Tuesday, June 3, 2008

The Return Of Local Fruit

Besides cellared apples and the ginger applesauce Elise and I canned in December, I haven't had a lick of locally grown fruit in months. That's because there hasn't been any. Until now.

When I checked my new strawberry vines this morning, I was shocked to find that not one but three berries had deeply blushed overnight.

I bought the plants a few weeks ago, not really sure what was going to happen with them. Would I find time to replant? Would they even grow? And if they fruited, would I be able to stop myself from eating them all in one sitting? Surprisingly, the answers to those questions turned out to be no, absolutely, and yep.

I was only able to transfer three of the plants to real containers, leaving the rest to languish in the tiny seed tray in which they were purchased. But they didn't seem to mind being left in just two inches of dirt, as those few plants are now heavy with over a hundred berries.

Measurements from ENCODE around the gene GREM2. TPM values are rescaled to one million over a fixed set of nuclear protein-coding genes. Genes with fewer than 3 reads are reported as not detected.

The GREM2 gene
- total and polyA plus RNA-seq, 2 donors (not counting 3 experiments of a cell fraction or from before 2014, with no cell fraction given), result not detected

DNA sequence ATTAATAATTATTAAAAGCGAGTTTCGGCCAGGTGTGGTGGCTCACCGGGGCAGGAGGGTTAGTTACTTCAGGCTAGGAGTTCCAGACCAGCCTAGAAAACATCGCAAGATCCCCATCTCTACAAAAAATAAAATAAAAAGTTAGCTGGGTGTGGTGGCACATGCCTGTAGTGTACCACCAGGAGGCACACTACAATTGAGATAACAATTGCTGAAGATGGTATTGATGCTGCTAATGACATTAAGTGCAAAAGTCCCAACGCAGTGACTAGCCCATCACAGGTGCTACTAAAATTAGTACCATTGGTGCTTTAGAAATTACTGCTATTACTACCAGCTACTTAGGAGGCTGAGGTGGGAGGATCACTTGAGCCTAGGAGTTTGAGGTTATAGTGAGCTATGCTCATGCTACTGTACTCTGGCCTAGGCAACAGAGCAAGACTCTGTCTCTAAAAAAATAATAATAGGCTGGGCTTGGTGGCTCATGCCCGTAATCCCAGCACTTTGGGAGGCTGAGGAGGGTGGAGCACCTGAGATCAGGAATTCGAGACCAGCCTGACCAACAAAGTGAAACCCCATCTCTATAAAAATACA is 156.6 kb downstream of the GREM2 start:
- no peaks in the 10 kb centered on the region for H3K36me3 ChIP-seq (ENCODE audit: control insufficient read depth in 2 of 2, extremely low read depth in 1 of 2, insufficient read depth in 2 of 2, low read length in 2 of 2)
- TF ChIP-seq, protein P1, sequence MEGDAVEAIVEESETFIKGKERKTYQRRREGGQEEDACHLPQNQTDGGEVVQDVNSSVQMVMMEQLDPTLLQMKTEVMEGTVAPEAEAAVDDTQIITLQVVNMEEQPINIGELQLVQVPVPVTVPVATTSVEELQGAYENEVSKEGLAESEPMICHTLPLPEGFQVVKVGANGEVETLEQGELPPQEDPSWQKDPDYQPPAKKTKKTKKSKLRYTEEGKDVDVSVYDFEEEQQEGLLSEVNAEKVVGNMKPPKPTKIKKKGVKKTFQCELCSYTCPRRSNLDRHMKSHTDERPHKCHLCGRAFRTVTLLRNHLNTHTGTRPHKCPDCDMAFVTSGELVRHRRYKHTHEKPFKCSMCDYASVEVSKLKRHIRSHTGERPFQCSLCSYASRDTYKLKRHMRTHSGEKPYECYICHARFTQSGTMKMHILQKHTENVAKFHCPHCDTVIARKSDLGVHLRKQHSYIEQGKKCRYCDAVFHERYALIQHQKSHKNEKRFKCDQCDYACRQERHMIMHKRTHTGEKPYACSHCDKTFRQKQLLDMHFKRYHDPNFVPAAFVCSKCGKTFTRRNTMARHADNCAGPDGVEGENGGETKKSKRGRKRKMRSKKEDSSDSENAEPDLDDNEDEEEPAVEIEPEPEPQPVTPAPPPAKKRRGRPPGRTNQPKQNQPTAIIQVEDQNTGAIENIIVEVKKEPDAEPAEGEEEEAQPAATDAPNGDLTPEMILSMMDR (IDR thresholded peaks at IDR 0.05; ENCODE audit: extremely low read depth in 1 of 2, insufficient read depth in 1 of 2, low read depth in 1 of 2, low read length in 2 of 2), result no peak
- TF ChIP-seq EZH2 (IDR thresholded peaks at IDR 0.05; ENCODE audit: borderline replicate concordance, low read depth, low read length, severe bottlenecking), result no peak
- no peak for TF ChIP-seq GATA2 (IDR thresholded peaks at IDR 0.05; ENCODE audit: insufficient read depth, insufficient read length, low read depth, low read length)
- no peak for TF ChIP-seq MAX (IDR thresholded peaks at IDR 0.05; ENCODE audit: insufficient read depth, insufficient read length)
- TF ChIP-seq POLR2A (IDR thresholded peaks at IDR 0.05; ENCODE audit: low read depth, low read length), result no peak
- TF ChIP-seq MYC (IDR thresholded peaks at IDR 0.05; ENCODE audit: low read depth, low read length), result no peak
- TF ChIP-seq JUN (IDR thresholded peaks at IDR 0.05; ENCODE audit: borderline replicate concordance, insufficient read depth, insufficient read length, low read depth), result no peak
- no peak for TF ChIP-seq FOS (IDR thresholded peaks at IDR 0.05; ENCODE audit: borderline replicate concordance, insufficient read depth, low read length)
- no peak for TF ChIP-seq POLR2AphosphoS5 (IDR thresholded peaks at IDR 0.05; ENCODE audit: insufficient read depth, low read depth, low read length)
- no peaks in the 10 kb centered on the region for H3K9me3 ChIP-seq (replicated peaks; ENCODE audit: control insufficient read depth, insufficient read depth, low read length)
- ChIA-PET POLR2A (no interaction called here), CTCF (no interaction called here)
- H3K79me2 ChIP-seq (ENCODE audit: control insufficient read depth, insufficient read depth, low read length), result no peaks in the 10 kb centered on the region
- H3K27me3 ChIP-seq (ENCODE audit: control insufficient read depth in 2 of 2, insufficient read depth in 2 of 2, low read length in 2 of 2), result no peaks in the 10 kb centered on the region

Every time I try to grow a little something to nosh on I find it's that easy. In the case of these strawberries, really all I did was buy them. And when I eat something that I've grown, I still feel as proud as the day when, at the age of five, I sprouted my first few leaves of lettuce. This despite the fact that I gobbled them immediately, thereby killing the plants. But remember that arugula I tried to start in my bedroom last March?

In finishing an article on Shavuot (more soon), I recently learned that this Jewish holiday is also known as the "Festival of First Fruits." Amazingly, the holiday falls less than a week from the day my berries ripened. Guess we are good with numbers.

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